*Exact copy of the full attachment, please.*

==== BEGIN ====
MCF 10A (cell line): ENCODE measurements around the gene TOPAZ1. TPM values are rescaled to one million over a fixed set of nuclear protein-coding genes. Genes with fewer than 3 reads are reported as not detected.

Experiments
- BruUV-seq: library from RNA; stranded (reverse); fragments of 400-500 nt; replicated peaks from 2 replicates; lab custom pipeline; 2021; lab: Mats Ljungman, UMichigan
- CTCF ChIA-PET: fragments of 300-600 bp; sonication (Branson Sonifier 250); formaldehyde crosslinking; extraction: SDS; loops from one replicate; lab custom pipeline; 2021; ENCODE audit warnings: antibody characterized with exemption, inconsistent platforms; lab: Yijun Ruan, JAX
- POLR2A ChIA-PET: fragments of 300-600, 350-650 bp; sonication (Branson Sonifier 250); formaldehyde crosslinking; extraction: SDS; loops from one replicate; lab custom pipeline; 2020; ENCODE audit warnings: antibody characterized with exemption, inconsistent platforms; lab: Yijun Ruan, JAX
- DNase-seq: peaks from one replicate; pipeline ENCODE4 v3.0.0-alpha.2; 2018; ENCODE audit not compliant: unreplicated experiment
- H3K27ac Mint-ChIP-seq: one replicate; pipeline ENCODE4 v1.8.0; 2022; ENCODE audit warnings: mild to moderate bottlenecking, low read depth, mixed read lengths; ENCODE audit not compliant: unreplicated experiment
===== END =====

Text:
MCF 10A (cell line): ENCODE measurements around the gene TOPAZ1. TPM values are rescaled to one million over a fixed set of nuclear protein-coding genes. Genes with fewer than 3 reads are reported as not detected.

Experiments
- BruUV-seq: library from RNA; stranded (reverse); fragments of 400-500 nt; replicated peaks from 2 replicates; lab custom pipeline; 2021; lab: Mats Ljungman, UMichigan
- CTCF ChIA-PET: fragments of 300-600 bp; sonication (Branson Sonifier 250); formaldehyde crosslinking; extraction: SDS; loops from one replicate; lab custom pipeline; 2021; ENCODE audit warnings: antibody characterized with exemption, inconsistent platforms; lab: Yijun Ruan, JAX
- POLR2A ChIA-PET: fragments of 300-600, 350-650 bp; sonication (Branson Sonifier 250); formaldehyde crosslinking; extraction: SDS; loops from one replicate; lab custom pipeline; 2020; ENCODE audit warnings: antibody characterized with exemption, inconsistent platforms; lab: Yijun Ruan, JAX
- DNase-seq: peaks from one replicate; pipeline ENCODE4 v3.0.0-alpha.2; 2018; ENCODE audit not compliant: unreplicated experiment
- H3K27ac Mint-ChIP-seq: one replicate; pipeline ENCODE4 v1.8.0; 2022; ENCODE audit warnings: mild to moderate bottlenecking, low read depth, mixed read lengths; ENCODE audit not compliant: unreplicated experiment